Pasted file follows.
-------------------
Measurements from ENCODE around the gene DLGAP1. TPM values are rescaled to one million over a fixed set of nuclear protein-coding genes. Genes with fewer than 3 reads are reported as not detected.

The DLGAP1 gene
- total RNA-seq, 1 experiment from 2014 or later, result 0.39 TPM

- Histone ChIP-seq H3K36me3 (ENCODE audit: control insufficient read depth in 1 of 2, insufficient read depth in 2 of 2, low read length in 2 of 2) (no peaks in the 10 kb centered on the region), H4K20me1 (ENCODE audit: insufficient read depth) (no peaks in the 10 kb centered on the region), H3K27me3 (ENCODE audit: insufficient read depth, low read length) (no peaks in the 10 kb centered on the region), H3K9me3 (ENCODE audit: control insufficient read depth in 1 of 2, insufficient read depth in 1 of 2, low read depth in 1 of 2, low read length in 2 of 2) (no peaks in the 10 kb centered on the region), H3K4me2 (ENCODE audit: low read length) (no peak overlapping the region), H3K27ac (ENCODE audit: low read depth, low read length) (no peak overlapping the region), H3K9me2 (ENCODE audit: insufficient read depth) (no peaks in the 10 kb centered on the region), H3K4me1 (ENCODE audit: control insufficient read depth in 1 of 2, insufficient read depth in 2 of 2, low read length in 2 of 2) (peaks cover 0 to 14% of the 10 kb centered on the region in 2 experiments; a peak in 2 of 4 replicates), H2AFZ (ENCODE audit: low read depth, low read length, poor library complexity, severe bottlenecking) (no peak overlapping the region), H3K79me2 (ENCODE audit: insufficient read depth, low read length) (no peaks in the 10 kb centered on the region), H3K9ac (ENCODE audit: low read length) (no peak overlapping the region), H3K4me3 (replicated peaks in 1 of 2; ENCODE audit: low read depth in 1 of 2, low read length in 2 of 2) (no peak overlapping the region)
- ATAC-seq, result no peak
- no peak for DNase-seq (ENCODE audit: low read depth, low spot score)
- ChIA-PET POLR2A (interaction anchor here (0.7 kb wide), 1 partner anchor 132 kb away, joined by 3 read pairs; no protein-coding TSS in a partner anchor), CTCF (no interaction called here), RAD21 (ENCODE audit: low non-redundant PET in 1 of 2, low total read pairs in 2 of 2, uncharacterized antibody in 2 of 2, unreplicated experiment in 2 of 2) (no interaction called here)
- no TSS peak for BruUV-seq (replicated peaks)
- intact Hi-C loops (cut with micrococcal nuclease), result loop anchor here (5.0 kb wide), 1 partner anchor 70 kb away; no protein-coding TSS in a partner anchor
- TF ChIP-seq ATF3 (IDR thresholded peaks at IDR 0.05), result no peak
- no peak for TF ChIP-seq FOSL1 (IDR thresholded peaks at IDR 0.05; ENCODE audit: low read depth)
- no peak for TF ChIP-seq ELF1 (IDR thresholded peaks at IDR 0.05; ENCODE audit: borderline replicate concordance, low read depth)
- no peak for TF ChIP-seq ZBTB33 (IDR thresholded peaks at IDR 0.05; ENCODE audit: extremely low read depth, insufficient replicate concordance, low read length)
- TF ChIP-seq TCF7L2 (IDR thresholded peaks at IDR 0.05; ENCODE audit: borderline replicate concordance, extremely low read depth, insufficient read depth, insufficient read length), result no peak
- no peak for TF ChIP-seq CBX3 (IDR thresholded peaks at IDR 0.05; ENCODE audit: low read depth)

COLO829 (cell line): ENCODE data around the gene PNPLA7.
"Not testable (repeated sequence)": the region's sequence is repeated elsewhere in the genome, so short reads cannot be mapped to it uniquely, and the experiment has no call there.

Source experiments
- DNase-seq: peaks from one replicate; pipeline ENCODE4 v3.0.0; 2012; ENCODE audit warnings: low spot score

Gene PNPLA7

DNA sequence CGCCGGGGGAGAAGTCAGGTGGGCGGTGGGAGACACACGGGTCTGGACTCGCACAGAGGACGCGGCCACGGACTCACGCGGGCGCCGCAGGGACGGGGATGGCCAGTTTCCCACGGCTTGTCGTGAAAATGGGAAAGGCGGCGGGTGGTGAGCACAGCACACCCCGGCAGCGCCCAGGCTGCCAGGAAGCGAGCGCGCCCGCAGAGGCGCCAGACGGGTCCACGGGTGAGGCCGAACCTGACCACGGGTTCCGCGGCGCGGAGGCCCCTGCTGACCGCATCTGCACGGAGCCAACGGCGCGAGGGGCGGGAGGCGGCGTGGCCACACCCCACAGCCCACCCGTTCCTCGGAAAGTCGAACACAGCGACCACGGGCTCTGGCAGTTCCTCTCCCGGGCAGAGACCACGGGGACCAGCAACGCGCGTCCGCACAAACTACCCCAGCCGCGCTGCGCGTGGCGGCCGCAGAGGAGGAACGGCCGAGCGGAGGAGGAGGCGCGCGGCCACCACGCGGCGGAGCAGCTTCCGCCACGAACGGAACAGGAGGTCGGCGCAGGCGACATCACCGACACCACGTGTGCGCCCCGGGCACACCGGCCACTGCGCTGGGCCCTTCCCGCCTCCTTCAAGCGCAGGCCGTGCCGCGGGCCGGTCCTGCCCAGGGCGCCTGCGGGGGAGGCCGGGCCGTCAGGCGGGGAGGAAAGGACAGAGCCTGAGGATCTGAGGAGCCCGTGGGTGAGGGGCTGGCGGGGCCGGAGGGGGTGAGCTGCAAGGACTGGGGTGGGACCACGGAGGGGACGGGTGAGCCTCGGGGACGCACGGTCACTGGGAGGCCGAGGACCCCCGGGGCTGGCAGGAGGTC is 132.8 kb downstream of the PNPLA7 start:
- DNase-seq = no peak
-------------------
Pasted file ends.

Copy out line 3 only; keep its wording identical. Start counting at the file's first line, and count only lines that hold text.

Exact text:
- total RNA-seq, 1 experiment from 2014 or later, result 0.39 TPM